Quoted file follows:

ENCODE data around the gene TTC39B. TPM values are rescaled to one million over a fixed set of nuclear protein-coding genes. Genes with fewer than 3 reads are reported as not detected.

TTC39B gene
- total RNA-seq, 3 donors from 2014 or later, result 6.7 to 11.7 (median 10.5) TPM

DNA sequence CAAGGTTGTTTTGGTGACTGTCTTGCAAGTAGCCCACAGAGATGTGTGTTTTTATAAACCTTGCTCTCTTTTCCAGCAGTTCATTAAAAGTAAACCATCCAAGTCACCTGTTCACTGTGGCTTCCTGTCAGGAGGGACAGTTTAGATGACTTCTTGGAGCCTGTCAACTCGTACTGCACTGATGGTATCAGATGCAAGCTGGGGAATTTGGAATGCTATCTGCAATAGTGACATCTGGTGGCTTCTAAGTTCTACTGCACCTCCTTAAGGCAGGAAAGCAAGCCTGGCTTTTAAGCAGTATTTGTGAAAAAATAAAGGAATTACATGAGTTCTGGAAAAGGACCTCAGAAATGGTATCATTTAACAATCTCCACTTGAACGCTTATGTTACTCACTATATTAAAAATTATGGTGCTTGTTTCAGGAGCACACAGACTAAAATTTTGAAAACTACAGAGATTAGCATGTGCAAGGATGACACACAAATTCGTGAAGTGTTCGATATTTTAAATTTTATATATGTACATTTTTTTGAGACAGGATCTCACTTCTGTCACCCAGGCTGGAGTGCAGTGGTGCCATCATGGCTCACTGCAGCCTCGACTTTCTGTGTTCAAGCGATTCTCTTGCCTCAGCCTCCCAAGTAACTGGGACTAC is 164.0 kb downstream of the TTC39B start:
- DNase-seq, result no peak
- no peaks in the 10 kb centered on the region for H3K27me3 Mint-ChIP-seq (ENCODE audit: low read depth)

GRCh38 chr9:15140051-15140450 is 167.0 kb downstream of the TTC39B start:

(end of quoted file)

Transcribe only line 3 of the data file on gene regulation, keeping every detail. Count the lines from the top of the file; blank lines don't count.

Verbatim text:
- total RNA-seq, 3 donors from 2014 or later, result 6.7 to 11.7 (median 10.5) TPM